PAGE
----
Military leaders are uniquely positioned to promote the health and well-being among service members and enhance unit cohesion. After all, creating lives worth living is not an individual feat, but rather an organization working together with collective responsibility. Service members who feel valued and important help build strong social networks and a sense of belonging among their comrades, which can increase resilience and reduce suicide risk and ideation. Furthermore, high levels of unit cohesion play a role in military performance, combat readiness, and resilience against PTSD and depression.
Time spent discussing the purpose of military service with subordinates can increase their sense of belonging and is associated with less severe suicidal ideation. Notably, the DoD Suicide Prevention Response Independent Review Committee (SPRIRC) found that supportive and transformational leadership were top factors in suicide prevention; when such leadership was absent, service members felt vulnerable and prone to low morale and self-worth, which are associated with a higher suicide risk. In other words, leaders who highlight purpose and foster a cohesive unit are critical to reducing suicidal behaviors.
Opportunities for Change
The SPRIRC found that preventing suicide is difficult in the military “in part because many of its own systems, rules, and cultural norms get in the way of well-intentioned efforts that inadvertently create stress in the daily lives of service members and family.” These findings, along with support from suicidology experts, signal the urgent need to recalculate current methods. Marine Corps leaders have daily opportunities to influence their subordinates by engaging with each service member in their units. They can support, connect, inspire, and reinforce meaning and purpose in the lives of their subordinates. If these approaches are paired with the Marine Corps’ current efforts to encourage help-seeking behaviors, it could have a profound effect on reducing the risk of suicide among service members.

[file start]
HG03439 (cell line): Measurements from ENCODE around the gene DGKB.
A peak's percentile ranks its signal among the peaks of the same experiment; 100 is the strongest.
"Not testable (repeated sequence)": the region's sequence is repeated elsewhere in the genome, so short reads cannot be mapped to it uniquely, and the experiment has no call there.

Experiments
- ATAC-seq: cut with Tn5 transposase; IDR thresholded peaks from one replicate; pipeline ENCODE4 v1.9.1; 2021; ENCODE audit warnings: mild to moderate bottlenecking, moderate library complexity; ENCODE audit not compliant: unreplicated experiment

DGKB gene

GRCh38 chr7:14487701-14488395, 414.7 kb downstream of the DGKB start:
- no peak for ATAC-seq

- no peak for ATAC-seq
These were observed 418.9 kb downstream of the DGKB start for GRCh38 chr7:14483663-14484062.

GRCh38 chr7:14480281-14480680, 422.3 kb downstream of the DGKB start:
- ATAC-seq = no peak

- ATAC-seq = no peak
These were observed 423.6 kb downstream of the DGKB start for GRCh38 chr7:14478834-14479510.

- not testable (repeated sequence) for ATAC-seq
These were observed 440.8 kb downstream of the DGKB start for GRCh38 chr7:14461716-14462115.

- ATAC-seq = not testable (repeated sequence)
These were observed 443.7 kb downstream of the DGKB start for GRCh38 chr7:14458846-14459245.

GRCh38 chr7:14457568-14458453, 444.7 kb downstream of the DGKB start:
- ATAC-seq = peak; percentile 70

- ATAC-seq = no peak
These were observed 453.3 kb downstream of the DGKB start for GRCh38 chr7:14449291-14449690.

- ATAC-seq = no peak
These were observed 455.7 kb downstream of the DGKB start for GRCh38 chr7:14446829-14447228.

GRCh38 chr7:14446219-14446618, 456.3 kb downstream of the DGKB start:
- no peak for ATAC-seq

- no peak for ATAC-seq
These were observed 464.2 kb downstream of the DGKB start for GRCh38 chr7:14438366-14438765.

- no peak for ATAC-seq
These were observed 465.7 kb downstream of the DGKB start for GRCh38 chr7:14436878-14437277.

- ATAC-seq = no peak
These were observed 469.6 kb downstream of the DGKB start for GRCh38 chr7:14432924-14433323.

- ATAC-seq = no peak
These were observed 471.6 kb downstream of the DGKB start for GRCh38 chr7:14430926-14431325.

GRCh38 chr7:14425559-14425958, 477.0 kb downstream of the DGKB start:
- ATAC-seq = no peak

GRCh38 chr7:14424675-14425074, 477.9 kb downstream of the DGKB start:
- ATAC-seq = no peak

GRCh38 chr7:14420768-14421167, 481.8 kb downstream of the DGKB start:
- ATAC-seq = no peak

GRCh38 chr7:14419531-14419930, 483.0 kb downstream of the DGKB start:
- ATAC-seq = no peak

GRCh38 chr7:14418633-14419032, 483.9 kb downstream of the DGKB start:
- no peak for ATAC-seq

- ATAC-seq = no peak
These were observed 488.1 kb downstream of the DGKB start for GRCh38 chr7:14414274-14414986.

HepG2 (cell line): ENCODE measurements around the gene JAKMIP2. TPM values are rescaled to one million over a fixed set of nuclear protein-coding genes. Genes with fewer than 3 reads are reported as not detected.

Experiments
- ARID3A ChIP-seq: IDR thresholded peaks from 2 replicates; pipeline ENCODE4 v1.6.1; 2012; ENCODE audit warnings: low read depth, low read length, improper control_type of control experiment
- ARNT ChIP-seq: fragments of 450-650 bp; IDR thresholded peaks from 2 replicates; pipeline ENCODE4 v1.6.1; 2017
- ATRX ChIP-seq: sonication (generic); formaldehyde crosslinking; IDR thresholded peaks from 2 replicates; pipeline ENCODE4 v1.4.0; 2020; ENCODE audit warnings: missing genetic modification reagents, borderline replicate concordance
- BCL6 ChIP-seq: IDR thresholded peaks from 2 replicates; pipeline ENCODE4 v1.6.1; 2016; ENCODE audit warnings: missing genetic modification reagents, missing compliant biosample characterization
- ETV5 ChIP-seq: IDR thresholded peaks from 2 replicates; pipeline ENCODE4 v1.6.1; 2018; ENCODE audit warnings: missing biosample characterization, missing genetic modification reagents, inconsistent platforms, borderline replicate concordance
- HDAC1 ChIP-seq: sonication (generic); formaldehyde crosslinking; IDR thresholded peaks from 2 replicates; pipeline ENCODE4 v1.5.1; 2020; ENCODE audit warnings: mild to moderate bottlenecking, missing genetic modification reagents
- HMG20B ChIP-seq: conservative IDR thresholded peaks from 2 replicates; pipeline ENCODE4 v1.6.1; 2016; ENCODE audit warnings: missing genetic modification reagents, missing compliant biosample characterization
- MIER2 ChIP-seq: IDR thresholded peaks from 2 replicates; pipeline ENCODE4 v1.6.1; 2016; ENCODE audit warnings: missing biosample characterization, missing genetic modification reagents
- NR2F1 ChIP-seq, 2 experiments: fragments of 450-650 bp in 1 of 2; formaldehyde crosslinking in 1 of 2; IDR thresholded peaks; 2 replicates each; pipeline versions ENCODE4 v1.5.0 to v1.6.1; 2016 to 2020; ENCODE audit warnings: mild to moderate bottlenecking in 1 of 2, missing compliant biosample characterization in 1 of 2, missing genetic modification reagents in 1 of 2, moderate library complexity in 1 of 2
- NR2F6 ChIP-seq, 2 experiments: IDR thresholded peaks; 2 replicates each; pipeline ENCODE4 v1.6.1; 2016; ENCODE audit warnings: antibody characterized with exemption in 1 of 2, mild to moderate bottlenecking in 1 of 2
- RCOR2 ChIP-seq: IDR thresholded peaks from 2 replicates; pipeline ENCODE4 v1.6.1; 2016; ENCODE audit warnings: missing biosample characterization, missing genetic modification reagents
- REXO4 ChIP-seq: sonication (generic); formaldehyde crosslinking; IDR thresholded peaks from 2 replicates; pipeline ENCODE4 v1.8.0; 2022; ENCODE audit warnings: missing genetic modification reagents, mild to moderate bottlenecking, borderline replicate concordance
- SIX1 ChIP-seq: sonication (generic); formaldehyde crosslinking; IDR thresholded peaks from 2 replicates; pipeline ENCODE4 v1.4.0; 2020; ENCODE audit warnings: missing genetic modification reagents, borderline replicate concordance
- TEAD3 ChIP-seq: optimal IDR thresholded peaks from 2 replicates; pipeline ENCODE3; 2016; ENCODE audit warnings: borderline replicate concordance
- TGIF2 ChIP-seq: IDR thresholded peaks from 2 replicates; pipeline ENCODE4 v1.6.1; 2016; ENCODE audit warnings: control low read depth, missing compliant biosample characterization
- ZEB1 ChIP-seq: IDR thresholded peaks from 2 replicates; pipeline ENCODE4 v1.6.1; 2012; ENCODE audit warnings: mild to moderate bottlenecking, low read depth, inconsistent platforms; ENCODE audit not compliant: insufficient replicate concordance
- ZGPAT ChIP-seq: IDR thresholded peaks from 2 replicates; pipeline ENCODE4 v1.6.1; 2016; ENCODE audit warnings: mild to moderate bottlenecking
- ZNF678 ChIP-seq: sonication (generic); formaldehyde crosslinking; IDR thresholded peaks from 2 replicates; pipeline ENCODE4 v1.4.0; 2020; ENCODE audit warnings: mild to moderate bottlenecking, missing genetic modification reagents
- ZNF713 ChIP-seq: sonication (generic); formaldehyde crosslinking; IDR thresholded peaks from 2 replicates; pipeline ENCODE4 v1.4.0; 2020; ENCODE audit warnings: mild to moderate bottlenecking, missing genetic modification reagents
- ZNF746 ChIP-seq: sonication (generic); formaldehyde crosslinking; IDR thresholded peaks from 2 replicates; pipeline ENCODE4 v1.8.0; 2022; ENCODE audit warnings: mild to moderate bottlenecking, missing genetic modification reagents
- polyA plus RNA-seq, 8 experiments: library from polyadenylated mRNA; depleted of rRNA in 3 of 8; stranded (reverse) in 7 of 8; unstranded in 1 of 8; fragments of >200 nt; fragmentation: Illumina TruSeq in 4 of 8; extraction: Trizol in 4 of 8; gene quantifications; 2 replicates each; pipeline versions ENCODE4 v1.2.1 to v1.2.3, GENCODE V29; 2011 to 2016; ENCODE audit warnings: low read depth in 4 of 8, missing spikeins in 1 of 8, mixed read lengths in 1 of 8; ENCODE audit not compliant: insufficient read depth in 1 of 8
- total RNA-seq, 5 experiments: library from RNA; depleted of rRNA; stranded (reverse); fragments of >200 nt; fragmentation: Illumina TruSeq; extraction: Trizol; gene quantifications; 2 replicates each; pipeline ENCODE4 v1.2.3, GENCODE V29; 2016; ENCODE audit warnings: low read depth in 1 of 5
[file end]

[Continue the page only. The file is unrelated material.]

The DoD-funded Airman’s Edge peer-to-peer suicide prevention program could offer a model for future efforts. The program is designed to move Air Force culture toward improved health and well-being and could potentially be adapted by the Marine Corps. This program focuses on upstream crisis prevention of suicidal events, reducing the need for specialized individual-level treatment (for which resources can be scarce), and lessening the stigma against seeking care. By intentionally building purpose, making meaning, cultivating unit cohesion, and improving morale, this program aims to eliminate conditions that can hinder one from enjoying a high quality of life.
Marines and sailors have been facing a crisis of purpose and meaning for years. Luckily, we have the necessary tools and understanding to support them in developing a sense of purpose, meaning, and connections with their leaders. Suicide prevention teams are needed to serve Marines and sailors—we cannot fail them.
1. Craig J. Bryan, Rethinking Suicide: Why Prevention Fails, and How We Can Do Better (Oxford University Press, 2021).
2. Viktor Frankl, A Man’s Search for Meaning: From Death-Camp to Existentialism, An Introduction to Logotherapy (Boston, MA: Beacon Press, 1946).